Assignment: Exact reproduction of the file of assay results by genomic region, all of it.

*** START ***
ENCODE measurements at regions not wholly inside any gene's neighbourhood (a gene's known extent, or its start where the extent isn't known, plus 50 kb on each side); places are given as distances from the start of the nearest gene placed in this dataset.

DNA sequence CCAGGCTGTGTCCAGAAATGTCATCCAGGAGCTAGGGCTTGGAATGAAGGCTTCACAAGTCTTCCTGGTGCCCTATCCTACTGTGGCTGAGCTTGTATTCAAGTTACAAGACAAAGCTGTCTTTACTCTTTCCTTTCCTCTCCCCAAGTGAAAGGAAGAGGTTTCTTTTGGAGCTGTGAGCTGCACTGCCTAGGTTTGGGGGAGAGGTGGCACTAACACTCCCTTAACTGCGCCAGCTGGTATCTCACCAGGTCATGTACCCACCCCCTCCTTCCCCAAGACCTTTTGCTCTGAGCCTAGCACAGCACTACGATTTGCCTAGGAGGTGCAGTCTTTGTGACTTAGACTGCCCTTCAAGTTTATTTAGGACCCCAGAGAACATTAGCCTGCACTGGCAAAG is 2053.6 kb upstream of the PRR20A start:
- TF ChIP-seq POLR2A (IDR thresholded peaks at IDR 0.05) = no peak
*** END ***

ENCODE measurements at regions not wholly inside any gene's neighbourhood (a gene's known extent, or its start where the extent isn't known, plus 50 kb on each side); places are given as distances from the start of the nearest gene placed in this dataset.

DNA sequence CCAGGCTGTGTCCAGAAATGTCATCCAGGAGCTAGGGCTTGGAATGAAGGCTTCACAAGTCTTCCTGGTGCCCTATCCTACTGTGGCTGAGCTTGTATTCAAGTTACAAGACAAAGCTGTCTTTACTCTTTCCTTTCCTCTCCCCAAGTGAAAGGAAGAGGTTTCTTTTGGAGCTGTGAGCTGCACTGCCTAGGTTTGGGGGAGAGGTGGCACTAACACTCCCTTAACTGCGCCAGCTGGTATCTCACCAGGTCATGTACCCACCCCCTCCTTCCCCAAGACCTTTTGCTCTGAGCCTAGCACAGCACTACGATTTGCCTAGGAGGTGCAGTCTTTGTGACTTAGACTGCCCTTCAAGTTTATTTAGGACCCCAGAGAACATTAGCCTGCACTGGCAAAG is 2053.6 kb upstream of the PRR20A start:
- TF ChIP-seq POLR2A (IDR thresholded peaks at IDR 0.05) = no peak